Poland is overrun within a month. Denmark and Norway fall in April 1940. The Netherlands, Belgium, Luxembourg and France are invaded the following month. By the middle of June 1940 France has surrendered.
Göring's Luftwaffe is a key weapon in the German offensive, launching preemptive 'blitzkrieg' (lightning war) attacks that terrorise populations and allow the German groundforces to sweep across Europe with little resistance. As head of the four-year plan, Göring directs the forced labour program to exploit the workforces of the occupied territories.
Meanwhile in Germany, the physically handicapped, mentally ill, and others with so-called "worthless lives" are rounded up and sent to designated hospitals, where they are killed. Referred to by the Nazis as mercy killing and planned by Hitler's office and the Reich Interior Ministry, the "euthanasia" program will claim up to 275,000 lives.
1940 - Hitler gives Göring the special rank of Reichsmarschall des Grossdeutschen Reiches (Marshal of the Empire) on 19 June. As the battlefront extends, cracks begin to appear in the Göring's direction of the Luftwaffe. A tactical error results in the loss of the 'Battle of Britain'. Beginning from 10 July, the British Royal Air Force (RAF) desperately combats wave after wave of aerial attacks and bombing raids by the Luftwaffe while launching counteroffensive bombing missions into Germany.
Though outnumbered by four to one the RAF is able to inflict enough damage to the German forces to cause Hitler to suspend 'Operation Sealion', the proposed invasion of Britain by sea. By the end of September the 'Battle of Britain' is effectively over. Germany has suffered its first major defeat of the war.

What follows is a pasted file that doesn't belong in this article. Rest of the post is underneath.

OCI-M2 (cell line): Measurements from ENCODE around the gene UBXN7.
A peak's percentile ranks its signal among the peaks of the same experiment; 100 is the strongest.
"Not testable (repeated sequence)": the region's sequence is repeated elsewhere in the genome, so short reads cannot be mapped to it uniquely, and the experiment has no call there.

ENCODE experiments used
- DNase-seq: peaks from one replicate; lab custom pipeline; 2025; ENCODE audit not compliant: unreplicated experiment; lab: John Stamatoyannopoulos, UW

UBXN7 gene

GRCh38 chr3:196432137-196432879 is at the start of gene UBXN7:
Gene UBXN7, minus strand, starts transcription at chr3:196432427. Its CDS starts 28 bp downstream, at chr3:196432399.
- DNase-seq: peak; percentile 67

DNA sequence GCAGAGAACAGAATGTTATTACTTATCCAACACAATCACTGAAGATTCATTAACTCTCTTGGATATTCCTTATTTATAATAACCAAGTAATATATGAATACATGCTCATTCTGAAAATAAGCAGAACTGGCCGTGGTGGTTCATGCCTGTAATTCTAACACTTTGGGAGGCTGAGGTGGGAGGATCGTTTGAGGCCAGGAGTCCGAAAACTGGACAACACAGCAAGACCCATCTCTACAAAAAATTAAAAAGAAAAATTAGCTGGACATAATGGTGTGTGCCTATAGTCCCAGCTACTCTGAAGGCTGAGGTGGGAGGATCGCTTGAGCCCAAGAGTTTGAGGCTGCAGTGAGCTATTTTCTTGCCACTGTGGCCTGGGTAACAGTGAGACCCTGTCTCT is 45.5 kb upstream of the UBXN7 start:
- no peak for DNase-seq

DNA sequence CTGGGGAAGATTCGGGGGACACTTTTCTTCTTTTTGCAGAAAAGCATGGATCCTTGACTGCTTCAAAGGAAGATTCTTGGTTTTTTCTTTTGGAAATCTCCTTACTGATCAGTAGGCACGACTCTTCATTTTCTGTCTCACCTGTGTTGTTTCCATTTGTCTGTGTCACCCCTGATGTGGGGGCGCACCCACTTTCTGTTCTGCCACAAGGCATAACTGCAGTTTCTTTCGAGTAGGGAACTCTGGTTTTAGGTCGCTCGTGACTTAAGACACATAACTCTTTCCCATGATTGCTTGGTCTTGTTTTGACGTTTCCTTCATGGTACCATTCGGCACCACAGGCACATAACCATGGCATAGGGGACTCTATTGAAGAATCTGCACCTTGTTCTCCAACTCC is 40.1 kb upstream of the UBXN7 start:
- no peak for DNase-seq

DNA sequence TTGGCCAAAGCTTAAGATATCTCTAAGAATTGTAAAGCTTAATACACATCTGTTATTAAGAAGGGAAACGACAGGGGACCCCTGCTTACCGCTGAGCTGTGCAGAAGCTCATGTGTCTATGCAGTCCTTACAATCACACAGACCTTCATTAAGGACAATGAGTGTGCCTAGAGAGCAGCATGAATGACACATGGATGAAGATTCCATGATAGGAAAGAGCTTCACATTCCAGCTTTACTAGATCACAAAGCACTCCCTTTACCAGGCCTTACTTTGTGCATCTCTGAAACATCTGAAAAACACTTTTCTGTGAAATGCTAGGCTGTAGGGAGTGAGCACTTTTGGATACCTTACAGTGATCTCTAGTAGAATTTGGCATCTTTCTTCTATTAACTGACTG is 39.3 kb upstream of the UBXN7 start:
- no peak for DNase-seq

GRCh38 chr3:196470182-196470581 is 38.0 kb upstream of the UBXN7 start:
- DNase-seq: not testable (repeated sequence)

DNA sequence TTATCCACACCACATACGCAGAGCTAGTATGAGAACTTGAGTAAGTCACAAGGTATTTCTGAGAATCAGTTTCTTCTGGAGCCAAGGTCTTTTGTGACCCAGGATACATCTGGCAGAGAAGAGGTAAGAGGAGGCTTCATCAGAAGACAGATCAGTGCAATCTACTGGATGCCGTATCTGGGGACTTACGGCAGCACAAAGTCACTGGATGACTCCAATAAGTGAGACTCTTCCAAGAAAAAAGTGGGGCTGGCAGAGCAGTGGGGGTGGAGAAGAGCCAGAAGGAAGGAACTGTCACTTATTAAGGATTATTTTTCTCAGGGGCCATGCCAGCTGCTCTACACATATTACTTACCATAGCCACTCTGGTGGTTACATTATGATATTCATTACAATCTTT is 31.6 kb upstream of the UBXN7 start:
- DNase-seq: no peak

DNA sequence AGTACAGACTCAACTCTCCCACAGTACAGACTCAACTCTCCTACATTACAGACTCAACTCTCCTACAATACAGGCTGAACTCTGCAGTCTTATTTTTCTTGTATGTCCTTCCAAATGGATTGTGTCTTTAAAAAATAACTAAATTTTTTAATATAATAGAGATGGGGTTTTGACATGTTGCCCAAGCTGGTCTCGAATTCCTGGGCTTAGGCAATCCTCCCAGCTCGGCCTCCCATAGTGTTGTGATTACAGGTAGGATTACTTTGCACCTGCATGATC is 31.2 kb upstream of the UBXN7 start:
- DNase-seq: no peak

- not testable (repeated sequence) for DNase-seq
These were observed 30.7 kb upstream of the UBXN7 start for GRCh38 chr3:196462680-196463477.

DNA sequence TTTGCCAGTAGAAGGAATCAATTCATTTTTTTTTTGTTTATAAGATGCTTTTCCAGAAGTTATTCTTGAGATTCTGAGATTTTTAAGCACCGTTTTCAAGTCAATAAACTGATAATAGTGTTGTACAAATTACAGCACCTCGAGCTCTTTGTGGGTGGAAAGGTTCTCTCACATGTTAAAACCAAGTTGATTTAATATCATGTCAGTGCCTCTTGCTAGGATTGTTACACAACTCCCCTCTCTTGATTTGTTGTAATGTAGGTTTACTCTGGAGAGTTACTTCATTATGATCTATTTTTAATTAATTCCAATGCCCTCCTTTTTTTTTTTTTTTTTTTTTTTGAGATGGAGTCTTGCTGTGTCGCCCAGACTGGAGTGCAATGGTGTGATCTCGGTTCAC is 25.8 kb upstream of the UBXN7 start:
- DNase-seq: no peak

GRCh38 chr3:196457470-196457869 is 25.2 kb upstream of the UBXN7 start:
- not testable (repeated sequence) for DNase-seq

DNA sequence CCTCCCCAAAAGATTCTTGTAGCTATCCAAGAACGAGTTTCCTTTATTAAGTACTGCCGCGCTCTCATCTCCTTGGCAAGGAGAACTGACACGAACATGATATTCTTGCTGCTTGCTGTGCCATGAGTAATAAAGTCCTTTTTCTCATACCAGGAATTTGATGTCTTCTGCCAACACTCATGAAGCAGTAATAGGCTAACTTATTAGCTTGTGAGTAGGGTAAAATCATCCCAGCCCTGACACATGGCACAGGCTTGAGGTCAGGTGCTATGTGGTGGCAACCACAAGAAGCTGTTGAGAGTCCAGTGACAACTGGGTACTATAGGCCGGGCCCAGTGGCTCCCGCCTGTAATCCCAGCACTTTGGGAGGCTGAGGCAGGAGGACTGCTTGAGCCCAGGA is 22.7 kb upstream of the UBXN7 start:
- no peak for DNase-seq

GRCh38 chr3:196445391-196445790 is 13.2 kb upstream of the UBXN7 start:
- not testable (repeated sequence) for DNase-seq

Pleading ill health Göring retires to his estate. He is addicted to paracodeine and requires ongoing treatment.
1941 - Germany invades the Soviet Union on 22 June.
On 31 July Göring orders the SS to begin preparations for a "total solution (Gesamtlösung) of the Jewish question in all the territories of Europe under German occupation."
He further orders that a "a general plan of the administrative material and financial measures necessary for carrying out the desired final solution (Endlösung) of the Jewish question" be submitted to him as soon as possible.
1942 - On 20 January the Nazis complete the planning for the 'Endlösung' (Final Solution), the extermination of the Jews, Gipsies, Slavs, homosexuals, communists, and other "undesirables" and "decadents" in death camps run by the SS and controlled by the Gestapo. About six million European Jews die in the following 'Holocaust'. Most (about 4.5 million) of those killed come from Poland and the Soviet Union. About 125,000 are German Jews.